Pros and Cons of GREEN Plumbing

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The average household uses about 250 gallons of water per day. With some "green" plumbing initiatives, families have the potential to save gallons of water a day, but are these "green" plumbing methods always what they seem? We sat down with Mr. John Nelson, Director of F.E. Moran Plumbing for some expert insight into "green" plumbing.

Q: Is a tankless water heater a good choice for my 5,000 square foot home?

A: Tankless water heaters do have many benefits. They are small, only about the size of a computer from 1998, and they only heat water as needed. However, they are better suited for smaller homes or apartments. If a lot of hot water is needed, the temperature may surge from cold to hot. Also, if your home has a whirlpool, two tankless water heaters may need to be installed to keep up with the hot water needs. The initial cost of a tankless water heater is greater than a standard water heater, not including the additional cost of updating the venting, gas pipes, and electricity. If you have a whirlpool, those costs could double.

Q: I am renovating my bathroom and want it as water efficient as possible. What are my options?

A: There are many water efficient options that are easy to install, even if you weren't renovating your bathroom. Since you are, we will start with the low-flow toilet. If your toilet was installed before 1994, it most likely uses 3.5 gallons per flush! Modern toilets use about 1.28 gallons per flush, or you can get a dual flush toilet. Dual flush toilets use .5 gallons for liquids and 1.5 gallons for solids. Another option is the 1.6 gallon flush toilet that uses a pressure tank to help the flush - although, it is louder when flushed than the 1.28 gravity flush.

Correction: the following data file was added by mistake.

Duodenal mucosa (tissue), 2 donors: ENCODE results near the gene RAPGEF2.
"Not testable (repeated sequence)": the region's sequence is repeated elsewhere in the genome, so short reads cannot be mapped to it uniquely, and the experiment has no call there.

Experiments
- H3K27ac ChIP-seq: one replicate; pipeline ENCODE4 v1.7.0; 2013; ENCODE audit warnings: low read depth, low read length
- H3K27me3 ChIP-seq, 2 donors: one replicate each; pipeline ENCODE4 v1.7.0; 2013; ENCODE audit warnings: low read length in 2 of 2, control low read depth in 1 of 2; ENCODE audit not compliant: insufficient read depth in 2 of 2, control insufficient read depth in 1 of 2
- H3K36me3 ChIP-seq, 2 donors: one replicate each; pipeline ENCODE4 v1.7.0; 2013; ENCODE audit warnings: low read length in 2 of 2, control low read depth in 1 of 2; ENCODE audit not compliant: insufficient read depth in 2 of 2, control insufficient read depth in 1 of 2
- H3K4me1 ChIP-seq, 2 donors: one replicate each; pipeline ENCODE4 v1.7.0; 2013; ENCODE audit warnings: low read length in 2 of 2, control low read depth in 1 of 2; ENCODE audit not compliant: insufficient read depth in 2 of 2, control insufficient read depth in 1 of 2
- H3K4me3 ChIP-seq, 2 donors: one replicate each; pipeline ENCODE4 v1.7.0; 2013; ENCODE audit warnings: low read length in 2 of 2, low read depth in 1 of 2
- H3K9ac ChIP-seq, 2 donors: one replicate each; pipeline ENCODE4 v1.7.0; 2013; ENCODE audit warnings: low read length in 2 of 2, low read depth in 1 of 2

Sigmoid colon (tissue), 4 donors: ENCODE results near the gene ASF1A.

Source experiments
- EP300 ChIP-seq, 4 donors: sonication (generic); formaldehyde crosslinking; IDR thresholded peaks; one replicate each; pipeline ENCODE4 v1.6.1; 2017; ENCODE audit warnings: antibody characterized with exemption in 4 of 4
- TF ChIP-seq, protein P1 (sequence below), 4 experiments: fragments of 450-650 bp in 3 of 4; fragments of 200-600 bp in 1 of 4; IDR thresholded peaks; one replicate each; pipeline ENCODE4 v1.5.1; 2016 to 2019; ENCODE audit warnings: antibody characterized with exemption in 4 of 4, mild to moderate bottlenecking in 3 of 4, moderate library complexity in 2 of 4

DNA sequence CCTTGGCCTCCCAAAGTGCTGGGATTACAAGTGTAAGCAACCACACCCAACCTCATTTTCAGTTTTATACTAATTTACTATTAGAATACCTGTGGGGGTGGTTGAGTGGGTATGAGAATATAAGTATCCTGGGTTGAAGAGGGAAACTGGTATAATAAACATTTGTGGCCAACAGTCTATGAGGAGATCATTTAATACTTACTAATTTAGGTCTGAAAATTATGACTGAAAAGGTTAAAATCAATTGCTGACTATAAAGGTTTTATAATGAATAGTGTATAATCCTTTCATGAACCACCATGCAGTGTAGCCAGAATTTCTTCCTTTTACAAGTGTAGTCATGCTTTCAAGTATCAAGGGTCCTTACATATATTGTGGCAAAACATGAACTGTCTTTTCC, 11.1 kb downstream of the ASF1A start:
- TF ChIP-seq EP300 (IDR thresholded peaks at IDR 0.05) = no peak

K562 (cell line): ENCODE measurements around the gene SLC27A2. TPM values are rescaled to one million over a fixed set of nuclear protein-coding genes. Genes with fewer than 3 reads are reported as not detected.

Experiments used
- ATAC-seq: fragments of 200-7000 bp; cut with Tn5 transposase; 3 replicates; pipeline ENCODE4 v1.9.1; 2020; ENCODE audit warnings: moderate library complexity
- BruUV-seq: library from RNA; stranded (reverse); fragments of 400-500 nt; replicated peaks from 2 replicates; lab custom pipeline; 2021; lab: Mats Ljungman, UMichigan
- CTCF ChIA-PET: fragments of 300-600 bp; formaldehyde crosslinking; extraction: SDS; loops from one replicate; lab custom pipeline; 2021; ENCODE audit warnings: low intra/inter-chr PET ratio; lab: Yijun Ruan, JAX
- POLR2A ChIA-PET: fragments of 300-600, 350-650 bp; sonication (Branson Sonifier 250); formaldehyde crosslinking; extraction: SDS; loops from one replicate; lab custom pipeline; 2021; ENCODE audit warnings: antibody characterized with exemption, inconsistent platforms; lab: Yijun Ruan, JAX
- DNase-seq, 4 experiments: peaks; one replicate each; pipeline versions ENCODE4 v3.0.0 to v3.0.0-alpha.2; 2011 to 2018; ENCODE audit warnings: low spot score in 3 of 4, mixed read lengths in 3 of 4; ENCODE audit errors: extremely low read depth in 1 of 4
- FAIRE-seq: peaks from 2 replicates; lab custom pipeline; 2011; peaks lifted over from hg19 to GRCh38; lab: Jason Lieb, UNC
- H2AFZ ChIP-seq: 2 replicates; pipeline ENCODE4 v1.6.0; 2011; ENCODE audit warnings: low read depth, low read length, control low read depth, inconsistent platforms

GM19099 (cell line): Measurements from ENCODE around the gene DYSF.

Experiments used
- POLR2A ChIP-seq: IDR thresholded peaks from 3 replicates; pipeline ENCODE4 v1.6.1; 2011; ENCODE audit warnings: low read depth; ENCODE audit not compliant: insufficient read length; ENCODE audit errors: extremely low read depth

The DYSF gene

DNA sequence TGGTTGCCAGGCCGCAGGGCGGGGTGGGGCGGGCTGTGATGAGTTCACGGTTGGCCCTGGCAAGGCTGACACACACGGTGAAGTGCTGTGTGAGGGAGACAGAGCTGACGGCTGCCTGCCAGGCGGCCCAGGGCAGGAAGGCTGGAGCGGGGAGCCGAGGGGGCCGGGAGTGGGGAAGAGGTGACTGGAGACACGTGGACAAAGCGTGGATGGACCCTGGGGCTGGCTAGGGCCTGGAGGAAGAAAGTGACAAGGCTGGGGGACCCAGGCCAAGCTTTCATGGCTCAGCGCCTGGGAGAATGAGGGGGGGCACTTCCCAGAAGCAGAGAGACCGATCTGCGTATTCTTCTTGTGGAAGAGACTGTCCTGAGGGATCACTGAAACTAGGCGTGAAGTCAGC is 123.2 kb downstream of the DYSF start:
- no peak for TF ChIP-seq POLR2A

Another easy fix is changing the shower head. Older shower heads use 3.5-5 gallons of water per minute. If you take a fifteen minute shower, that can add up to 75 gallons of water. New shower heads use about 1.6 gallons per minute, without sacrificing pressure. They use a tight mist that provides pressure without needing a lot of water. That same fifteen minute shower now uses only 22.5 gallons of water.

My last recommendation is using an aerator on the bathroom faucet. Without an aerator, the faucet will use 4-7 gallons of water per minute. When you add an aerator, you are saving 1-1.5 gallons of water per minute. If you are unsure if you need an aerator, place a 1 gallon jug beneath the faucet and let it run. If it fills in less than 20 seconds, you need a new aerator.

Q: What are the costs involved with "green" plumbing?

A: Generally, when people think of upgrading to "green" appliances and fixtures, they think of utility bill savings, and they are correct. Tankless water heaters can save $8.00 - $12.00 per month, low flow toilets can save about $6-$7 a month, and low-flow showerheads can save $20 per month. Estimated savings are based on the average cost of $3.23/1,000 gallon cost of water in the Chicago suburbs and utility savings for the tankless water heater. A home that has upgraded to energy efficient fixtures and a tankless water heater can save $36-$57 a month on utility bills.

However, a tankless water heater is a much larger investment up front than fixture options. They cost $700-$1,000 per water heater and gas lines, electricity, and vents need to be updated to work with the new water heater. It may take 8-9 years to pay itself off in water efficiency.

Choosing to go "green" in home plumbing is something that homeowners will need to weigh the pros and cons for their particular situation. If an expert is needed to weigh in on the conversation, contact F.E. Moran Plumbing for professional advice and any plumbing service, repair, or renovation needs.